[CT Birds] "Improvements' at Hammonasset Park, and their effects

shootsnaps at aol.com shootsnaps at aol.com
Wed Jun 19 21:32:33 EDT 2013

Hello Fred:

I belong to the Connecticut Onithological Association (COA) which is an active birding group with members all over CT. I myself have only recently joined as I retired last fall, and have been actively monitoring the activity of the Osprey at Tod's (Greenwich) Point. You can see their progress at our web site, http://www.libraphotography.com/osprey-nesting-2013.html .

Below, please see a letter written by one of our members, John S. Schwarz of Westbrook to DEEP Commissioner Esty which eloquently describes a threat by the State to the natural patterns through Hammonasset of migratory birds in the Northeast. 

While I am not active in the Hammonasset area, I share the concerns expressed below because I see similar activities occuring locally at Tod's Point. We would appreciate your comments and what support you may be able to lend our cause.

Best Regards,

AL Scuterud
Old Greenwich
shootsnaps at aol.com
Date: Wed, 19 Jun 2013 13:13:13 -0400 (EDT)
From: "john at birdspix.com" <schwarzjs at aol.com>

 I have sent the following letter. Also, just in case they haven't yet been made 
aware, the Hartford Courant, and any of the local TV affiliates, should also be 
kept fully informed about what is happening so that the public is aware.

Dear Commissioner. Esty:

     By now you have probably have already become aware of the consternation 
over "improvements" being made at Hammonasset State Park in Madison. Please 
allow me to offer my own personal very grave concerns:

     My interest is as a bird photographer (www.birdspix.com) who travels all 
over the country in this pursuit. I reside in Westbrook and, like many other 
Connecticut nature devotees, spend more time at Hammonasset than at any other 
single site in Connecticut. Many may not understand that Hammonasset is far more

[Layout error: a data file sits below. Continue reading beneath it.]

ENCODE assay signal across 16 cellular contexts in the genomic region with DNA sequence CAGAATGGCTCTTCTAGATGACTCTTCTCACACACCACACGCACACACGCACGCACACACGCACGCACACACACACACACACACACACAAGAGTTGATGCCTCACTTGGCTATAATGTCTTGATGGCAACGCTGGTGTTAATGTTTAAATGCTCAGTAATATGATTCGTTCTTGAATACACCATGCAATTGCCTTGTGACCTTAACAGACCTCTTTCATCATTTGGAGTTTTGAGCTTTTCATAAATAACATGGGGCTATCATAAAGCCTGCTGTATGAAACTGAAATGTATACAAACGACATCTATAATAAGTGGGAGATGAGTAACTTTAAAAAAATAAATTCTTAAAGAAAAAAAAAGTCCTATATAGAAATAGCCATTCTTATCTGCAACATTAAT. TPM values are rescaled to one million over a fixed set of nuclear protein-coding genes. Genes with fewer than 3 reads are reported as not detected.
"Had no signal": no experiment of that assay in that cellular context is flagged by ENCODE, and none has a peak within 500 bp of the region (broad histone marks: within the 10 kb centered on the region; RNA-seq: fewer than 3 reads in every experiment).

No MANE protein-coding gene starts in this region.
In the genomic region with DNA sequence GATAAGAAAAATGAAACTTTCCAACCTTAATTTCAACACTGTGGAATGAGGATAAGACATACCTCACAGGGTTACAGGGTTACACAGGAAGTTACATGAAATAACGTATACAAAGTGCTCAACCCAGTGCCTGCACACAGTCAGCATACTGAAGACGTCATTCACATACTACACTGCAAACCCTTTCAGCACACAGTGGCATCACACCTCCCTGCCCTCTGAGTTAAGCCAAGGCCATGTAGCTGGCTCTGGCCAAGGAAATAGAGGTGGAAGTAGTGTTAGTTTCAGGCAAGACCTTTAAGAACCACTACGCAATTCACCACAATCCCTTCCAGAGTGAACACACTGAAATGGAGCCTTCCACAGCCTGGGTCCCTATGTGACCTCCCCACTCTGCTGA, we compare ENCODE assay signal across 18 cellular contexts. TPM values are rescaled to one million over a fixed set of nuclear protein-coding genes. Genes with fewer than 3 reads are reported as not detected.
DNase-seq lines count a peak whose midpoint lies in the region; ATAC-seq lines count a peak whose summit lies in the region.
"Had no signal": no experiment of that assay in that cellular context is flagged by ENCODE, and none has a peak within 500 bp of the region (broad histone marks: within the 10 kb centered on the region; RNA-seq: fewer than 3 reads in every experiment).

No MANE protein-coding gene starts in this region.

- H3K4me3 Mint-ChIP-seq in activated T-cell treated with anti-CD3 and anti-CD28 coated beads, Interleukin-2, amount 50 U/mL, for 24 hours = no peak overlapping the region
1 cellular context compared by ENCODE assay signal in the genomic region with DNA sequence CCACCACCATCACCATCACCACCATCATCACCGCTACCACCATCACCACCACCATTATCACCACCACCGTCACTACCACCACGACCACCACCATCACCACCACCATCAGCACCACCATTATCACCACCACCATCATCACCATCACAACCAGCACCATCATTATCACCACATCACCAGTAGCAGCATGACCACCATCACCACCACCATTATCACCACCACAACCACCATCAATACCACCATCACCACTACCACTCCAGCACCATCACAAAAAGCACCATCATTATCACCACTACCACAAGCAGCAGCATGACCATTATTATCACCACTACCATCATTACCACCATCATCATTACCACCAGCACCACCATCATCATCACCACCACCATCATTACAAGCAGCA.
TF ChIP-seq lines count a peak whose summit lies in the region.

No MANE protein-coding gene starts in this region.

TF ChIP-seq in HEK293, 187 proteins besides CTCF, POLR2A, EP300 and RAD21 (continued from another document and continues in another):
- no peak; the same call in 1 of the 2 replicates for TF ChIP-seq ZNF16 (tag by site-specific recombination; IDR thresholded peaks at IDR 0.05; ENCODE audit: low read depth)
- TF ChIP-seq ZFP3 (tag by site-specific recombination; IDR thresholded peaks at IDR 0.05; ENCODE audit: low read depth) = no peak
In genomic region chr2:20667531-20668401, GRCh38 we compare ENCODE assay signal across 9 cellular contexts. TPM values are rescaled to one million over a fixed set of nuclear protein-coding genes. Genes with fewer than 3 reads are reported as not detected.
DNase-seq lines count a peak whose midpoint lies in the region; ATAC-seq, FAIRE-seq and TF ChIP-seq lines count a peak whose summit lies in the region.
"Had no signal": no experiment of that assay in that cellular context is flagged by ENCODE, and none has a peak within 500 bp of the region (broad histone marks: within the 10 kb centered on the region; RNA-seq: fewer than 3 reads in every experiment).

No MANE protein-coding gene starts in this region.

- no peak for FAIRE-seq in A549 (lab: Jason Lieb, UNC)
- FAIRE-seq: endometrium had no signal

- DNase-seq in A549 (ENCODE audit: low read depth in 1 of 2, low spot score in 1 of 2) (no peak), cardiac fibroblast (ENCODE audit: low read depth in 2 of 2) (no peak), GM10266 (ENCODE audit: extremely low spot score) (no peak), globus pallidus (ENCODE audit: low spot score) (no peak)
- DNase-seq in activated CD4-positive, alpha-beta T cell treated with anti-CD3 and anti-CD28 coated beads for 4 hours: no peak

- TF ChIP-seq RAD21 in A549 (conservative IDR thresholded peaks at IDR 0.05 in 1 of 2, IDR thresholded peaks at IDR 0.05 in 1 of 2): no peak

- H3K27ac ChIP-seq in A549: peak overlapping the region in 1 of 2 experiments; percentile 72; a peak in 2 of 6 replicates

than a beach and a campground, it is an ecologically sensitive nature preserve 
and a crucial annual migratory stopover for many bird species, as well as a 
summer or winter home for countless others including four species of owls.

     Of particular immediate concern is the filling in of rain pools and new 
paving under consideration. Each year the rain pools and gravelly fields and 
unpaved overflow parking areas provide necessary and irreplaceable habitat for 
Black-bellied and American Golden Plovers, Least and White-rumped Sandpipers, 
Horned Larks, Lapland Longspurs, Snow Buntings, Savannah and Vesper Sparrows, 
and numerous other species. Human altering of what nature has purposely provided 
for these species is an enormous, if unintentional, mistake.

     I understand that it is likely that whoever made the unfortunate decision 
to fill in the rain pools did so in a well-intentioned effort to improve on the 
aesthetics of the park and was most likely unaware of the concomitant dire 
adverse affects on the park's dependent avifauna.

     It is not too late to undo the damage done so far, by fully restoring the 
rain pools to their prior natural condition, thereby returning them to the 
purpose that nature intended all along.  I implore that this be done, with 
urgency, before autumn migration begins, fully understanding that indeed this 
action may require the reluctant swallowing of someone's personal pride, with 
the admission that a simply wrong decision had unknowingly been made without all 
the relevant considerations having been fully understood, but rest assured that 
in the end such an admission will be met only with the sincerest appreciation 
and relief, with no recriminations.

     Any consideration of new paving anywhere in the park should be put on 
immediate indefinite hold while the serious adverse consequences to nature 
receive all the due time and attention they require to be fully aired, 
publicized, discussed, and understood, lest any more damage be done, this time, 
unthinkably, of the irreparable kind.

     Like all of my Connecticut colleagues, I am ready to meet with you or any 
others with authority in this matter, at any time and place convenient to you, 
to help address this ongoing concern. The restoration of the rain pools really 
can not wait, as the annual shorebird migration will already be getting underway 
in July.

Very sincerely,

John S. Schwarz


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